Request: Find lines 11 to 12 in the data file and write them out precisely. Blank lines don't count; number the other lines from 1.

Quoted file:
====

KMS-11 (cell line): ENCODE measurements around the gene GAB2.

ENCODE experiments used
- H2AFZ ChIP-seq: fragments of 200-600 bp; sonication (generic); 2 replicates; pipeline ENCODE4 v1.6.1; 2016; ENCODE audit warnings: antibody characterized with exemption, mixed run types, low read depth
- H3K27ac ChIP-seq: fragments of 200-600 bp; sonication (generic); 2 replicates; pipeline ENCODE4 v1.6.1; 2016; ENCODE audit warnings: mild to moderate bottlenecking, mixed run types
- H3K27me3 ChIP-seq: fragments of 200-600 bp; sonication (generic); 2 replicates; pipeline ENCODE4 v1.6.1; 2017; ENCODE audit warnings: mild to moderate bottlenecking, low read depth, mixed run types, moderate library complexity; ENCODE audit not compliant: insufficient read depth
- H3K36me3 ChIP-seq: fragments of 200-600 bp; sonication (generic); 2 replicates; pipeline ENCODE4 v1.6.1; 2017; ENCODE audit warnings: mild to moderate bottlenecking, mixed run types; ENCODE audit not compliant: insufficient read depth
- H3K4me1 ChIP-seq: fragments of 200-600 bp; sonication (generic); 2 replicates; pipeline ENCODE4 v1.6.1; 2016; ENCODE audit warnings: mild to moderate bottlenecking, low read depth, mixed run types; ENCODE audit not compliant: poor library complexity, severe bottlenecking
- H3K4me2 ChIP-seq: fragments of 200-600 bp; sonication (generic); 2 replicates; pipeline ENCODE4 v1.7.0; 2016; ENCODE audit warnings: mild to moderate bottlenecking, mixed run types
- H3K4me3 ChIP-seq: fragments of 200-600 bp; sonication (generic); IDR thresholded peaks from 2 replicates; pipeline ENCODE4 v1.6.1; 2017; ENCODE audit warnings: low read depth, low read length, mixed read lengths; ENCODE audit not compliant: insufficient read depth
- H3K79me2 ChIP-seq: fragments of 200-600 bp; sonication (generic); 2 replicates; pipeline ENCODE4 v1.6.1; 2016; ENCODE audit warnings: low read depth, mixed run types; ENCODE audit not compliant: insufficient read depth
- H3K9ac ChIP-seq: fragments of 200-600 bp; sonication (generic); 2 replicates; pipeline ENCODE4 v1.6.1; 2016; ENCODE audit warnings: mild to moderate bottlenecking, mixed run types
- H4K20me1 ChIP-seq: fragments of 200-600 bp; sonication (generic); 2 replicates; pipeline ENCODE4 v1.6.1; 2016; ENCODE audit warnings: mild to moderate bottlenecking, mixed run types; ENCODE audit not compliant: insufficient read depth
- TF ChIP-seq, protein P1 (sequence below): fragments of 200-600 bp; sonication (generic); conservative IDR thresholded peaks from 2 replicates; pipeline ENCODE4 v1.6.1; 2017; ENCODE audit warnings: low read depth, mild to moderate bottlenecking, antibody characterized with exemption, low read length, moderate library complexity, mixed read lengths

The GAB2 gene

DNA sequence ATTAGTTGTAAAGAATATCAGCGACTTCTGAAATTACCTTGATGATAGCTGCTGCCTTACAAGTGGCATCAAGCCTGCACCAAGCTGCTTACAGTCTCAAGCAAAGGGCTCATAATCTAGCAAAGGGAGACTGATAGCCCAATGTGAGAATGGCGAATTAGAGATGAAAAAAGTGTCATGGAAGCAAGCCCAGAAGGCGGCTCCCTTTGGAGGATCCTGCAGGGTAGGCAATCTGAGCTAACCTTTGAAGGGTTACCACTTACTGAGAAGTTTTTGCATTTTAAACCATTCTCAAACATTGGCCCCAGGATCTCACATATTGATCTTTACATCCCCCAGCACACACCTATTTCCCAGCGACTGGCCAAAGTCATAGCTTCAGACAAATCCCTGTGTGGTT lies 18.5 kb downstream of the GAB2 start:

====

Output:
- H3K9ac ChIP-seq: fragments of 200-600 bp; sonication (generic); 2 replicates; pipeline ENCODE4 v1.6.1; 2016; ENCODE audit warnings: mild to moderate bottlenecking, mixed run types
- H4K20me1 ChIP-seq: fragments of 200-600 bp; sonication (generic); 2 replicates; pipeline ENCODE4 v1.6.1; 2016; ENCODE audit warnings: mild to moderate bottlenecking, mixed run types; ENCODE audit not compliant: insufficient read depth